London: The most powerful atom resolving microscope in the UK has been unveiled at the University of Cambridge.
The new electron microscope, which will enable scientists to view individual atoms in any material, was officially unveiled by the Minister for Universities and
Science, David Willetts.
The unique machine, the FEI Titan 3 Electron Microscope, enables scientists to view and analyse structures at a resolution of 0.7 Angstrom - less than one-half the size of a carbon atom and over a million times smaller than the width of a human hair, a university release said.
The microscope`s impressive power will facilitate pioneering research previously restricted by scientists` inability to view and analyse structures at such a small
One of the research projects which will be using the new microscope is an investigation into diseases which can be characterised by the deposition of plaques, including
Alzheimer`s and Parkinson`s.
These plaques consist of rods as strong as steel called `nanowires` which are made up of proteins that have misfolded.
As they are only a few nanometres in diameter, they are exceptionally difficult to study and are too small to be seen using MRI scans or X-rays.
Researchers will also be using the microscope to study the next generation of lighting for our homes and offices.
These new lights will save substantial amounts of energy (possibly enabling the UK to close - or not build - eight large power stations) as well as reduce carbon
They will provide natural lighting, like sunlight, and could last for sixty years.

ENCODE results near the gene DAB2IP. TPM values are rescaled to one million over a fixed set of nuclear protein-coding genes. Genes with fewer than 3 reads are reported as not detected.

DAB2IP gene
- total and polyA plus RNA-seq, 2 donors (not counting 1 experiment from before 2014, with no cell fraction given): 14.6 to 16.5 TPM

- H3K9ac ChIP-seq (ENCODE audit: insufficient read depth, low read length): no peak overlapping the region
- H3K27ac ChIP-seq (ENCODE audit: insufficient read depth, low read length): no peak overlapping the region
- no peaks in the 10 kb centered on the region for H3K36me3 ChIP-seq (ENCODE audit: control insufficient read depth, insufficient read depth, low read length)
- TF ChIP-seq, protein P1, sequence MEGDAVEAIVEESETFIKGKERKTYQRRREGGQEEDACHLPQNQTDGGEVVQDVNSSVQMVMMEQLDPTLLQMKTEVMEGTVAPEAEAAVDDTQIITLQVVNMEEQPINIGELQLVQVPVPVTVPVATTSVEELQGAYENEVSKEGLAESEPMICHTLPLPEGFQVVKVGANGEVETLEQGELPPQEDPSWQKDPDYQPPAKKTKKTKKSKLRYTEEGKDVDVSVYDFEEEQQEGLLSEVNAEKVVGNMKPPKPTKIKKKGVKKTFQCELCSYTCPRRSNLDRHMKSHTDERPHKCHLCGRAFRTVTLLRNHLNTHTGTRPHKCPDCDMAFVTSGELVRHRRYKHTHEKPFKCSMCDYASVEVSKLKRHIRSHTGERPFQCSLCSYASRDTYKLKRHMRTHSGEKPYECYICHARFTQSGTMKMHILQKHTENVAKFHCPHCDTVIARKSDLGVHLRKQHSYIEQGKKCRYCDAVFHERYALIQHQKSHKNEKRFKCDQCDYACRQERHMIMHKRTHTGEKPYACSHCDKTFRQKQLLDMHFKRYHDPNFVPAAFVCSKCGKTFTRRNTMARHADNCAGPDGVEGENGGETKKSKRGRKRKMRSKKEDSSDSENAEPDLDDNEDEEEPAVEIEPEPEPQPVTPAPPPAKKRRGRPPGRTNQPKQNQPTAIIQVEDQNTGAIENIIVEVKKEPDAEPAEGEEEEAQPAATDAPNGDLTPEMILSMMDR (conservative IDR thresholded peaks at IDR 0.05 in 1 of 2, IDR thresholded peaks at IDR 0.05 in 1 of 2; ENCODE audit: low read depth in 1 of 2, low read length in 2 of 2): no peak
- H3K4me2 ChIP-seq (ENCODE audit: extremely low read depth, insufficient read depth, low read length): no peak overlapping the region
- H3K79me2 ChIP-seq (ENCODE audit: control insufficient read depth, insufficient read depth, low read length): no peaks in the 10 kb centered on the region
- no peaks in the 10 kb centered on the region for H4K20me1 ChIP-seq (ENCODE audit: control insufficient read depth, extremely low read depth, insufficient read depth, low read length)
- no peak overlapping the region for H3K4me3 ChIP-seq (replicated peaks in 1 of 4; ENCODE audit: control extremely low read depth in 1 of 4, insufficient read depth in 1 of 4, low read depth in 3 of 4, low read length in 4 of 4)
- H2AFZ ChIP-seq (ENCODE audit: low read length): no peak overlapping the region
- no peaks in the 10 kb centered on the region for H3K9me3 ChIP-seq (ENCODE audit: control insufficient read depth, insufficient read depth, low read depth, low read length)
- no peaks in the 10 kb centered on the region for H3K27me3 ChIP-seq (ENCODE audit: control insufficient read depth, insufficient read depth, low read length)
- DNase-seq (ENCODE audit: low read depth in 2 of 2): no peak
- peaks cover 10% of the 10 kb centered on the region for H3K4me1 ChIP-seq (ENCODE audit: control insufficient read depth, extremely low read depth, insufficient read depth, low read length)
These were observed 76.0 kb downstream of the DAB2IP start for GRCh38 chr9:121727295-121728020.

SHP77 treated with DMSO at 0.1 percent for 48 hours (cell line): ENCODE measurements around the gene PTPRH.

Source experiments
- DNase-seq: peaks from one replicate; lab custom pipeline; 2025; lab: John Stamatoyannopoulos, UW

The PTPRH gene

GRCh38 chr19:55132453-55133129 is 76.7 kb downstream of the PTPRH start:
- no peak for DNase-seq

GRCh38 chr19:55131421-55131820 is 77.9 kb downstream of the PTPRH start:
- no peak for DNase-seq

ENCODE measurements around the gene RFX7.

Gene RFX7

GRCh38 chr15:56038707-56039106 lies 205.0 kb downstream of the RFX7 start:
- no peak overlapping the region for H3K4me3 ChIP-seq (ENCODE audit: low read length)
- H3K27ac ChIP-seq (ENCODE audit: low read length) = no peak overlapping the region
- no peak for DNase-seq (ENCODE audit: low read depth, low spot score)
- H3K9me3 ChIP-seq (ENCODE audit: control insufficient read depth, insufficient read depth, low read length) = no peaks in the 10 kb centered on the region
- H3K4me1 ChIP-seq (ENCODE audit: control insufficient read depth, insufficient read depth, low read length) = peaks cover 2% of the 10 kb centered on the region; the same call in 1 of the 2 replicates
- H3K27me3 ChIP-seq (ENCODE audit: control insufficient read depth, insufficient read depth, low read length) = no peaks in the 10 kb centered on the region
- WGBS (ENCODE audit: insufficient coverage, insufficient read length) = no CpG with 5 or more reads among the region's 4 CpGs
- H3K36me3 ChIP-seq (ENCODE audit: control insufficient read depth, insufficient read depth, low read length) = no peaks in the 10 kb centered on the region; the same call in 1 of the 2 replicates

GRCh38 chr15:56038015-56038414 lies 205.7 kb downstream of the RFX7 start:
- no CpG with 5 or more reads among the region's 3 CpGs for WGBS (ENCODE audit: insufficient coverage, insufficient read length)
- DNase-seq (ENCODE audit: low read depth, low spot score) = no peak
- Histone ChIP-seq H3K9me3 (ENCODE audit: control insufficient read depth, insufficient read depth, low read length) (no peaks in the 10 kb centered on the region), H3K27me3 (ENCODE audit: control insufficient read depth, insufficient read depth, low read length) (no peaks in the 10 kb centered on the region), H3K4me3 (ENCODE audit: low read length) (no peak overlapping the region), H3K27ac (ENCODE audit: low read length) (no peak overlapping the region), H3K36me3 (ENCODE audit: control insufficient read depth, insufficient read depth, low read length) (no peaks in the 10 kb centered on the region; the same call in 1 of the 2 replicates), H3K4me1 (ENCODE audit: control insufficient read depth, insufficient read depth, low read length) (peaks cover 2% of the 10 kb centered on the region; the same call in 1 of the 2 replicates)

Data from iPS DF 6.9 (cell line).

Another project will examine how to purify water in the developing world using special ultraviolet lights which kill all bacteria and viruses, an advance which could save
millions of lives.
The new UV lights are also likely to be used in the UK, being more effective and safer than adding chlorine to our water.
Willetts said: "Scientists working at the threshold of human discovery now have access to the UK`s most powerful microscope. By capturing the sharpest possible images of
individual atoms, researchers can swell their knowledge of how materials work to deliver far-reaching benefits for society, such as understanding what causes debilitating diseases like Alzheimer`s and Parkinson`s."
Prof Sir Colin Humphreys, Director of Research in the Department of Materials Science and Metallurgy at the University of Cambridge, said: "This atom-resolving microscope
will be used to help solve some of the most important problems facing our world today: for example shortages of energy and drinkable water.
It will also be used in many collaborative projects with existing and emerging UK industries."